Sofia Salviani de Boseck, CEO of Studio Salviani and one of the mentors, says: “I was really pleased to understand how engaged our participants are with their communities; their focus is completely trained on how their project or efforts will benefit those around them, and their engagement and commitment to their communities doesn’t end with the project itself. These women have a real ‘roll up our sleeves and get busy’ sensibility towards solving problems.”
Each trio then had to submit a short video and an abstract of their concept to the moderators.
Three groups were selected as finalists, and they would need to wait until the finale event on 9 March to find out which group had been selected as the winners of the first prize – a 2-week study trip to Germany to see what Europe has to offer when it comes to sustainability!
The first prize went to Team Luna, made up of Jessica Awaliga, Foziatu Shaibu and Audet Adzo, and their plan to produce organic fertilizer from coconut husk, a readily-available and abundant waste material in Ghana. Not only would their product result in a safer fertiliser of foods intended for human consumption, but it also has the potential to generate revenue through export to other eco-aware countries. Congratulations to the team members and their mentors!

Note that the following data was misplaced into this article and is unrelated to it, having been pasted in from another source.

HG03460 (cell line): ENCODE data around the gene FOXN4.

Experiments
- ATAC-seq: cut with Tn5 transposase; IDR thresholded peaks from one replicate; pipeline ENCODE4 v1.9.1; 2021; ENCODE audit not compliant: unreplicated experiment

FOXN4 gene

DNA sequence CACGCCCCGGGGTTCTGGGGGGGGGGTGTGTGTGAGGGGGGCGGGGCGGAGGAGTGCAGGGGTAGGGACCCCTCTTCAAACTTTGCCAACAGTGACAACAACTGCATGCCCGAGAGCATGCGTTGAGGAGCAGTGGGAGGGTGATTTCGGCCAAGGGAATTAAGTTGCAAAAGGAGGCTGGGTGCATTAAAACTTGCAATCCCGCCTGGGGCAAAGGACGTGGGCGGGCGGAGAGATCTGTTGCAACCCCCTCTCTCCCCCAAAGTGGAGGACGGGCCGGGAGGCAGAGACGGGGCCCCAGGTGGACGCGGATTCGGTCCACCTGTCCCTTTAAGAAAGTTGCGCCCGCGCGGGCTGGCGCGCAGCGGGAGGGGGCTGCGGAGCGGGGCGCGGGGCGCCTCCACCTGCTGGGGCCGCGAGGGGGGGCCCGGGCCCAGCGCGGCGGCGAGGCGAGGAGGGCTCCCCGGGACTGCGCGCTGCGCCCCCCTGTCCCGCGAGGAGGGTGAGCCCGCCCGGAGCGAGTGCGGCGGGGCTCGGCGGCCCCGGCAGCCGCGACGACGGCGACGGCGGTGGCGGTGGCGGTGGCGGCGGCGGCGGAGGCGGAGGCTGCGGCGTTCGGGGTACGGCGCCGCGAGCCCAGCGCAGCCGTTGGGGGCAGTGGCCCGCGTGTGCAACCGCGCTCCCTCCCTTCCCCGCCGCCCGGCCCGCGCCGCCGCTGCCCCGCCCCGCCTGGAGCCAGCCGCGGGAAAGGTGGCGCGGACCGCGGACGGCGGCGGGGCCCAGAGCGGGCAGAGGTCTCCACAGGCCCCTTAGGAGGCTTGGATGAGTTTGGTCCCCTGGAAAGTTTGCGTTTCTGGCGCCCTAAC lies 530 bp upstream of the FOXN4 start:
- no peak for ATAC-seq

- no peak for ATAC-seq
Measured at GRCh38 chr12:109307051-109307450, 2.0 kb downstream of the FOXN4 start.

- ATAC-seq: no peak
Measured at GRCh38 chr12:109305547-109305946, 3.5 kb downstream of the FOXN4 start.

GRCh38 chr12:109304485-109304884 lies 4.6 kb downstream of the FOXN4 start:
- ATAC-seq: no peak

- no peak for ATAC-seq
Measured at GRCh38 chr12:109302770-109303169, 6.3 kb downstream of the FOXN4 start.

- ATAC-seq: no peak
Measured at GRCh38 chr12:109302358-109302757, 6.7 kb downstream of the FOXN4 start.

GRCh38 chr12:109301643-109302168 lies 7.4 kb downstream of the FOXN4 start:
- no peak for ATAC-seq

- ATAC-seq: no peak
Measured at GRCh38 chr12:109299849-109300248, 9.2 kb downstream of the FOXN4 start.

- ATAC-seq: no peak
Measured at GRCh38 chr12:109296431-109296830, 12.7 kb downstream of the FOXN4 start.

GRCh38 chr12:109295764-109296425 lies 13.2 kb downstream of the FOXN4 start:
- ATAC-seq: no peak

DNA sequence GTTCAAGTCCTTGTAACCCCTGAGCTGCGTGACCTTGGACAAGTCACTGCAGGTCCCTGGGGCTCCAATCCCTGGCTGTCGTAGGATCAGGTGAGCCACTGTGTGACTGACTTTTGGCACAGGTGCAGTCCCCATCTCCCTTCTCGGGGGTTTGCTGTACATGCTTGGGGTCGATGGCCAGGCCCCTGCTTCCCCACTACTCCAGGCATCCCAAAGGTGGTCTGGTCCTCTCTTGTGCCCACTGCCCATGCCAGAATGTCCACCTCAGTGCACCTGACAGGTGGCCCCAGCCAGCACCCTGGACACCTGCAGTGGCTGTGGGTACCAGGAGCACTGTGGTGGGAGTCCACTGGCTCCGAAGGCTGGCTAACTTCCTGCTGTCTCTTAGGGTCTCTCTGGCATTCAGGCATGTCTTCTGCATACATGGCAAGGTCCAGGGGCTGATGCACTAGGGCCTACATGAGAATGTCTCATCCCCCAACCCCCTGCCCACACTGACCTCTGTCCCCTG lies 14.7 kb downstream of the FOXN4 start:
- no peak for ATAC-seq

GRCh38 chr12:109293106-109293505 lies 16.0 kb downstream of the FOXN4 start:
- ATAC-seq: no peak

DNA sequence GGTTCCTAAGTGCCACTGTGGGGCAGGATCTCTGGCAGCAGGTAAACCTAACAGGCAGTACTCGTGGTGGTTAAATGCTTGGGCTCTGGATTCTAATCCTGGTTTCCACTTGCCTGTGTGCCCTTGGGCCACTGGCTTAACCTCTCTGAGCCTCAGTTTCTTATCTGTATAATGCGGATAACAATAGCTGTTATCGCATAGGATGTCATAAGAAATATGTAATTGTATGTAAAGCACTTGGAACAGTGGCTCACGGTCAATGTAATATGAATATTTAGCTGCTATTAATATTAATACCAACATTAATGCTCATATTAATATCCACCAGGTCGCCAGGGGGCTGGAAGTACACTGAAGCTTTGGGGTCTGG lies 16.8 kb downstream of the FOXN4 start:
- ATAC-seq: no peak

The team that was awarded second place proposed the development of an environmentally-friendly plant extract that could be added to coating formulations as a rust-inhibitor, and those that were placed joint third addressed the need to minimize plastic packaging and to introduce biodegradable cleaning detergent, and biodegradable disposable cutlery and bags to the Ghanaian landscape. The second- and third-place winners will have continued access to the workshop mentors to see their ideas to fruition.
1st Place Winners – Team Luna
A large percentage of fertilizers and food in Ghana are imported, leading to various negative consequences such as pollution and biodiversity loss. The creation of organic fertilizers from coconut husks will reduce imports, promote organic farming for safer food consumption, improve sanitation, encourage home gardening, and potentially generate revenue through exportation.
Audet Enayi Aku Adzo
2nd Place Winners – Team Elite
We desire to develop a safer greener product from plant extracts into coating formulations, additives, paints and air refreshers to serve as a rust inhibitor.
Freda Agyapoma Mensah
Auntie Ekuba Mensah
3rd Place Winners – Team Adom
We aim to educate people about reducing the use of plastic packaging and repurposing plastic waste into items such as pencil containers for children, vases and for trash cans.
Lorvia Ama Mensah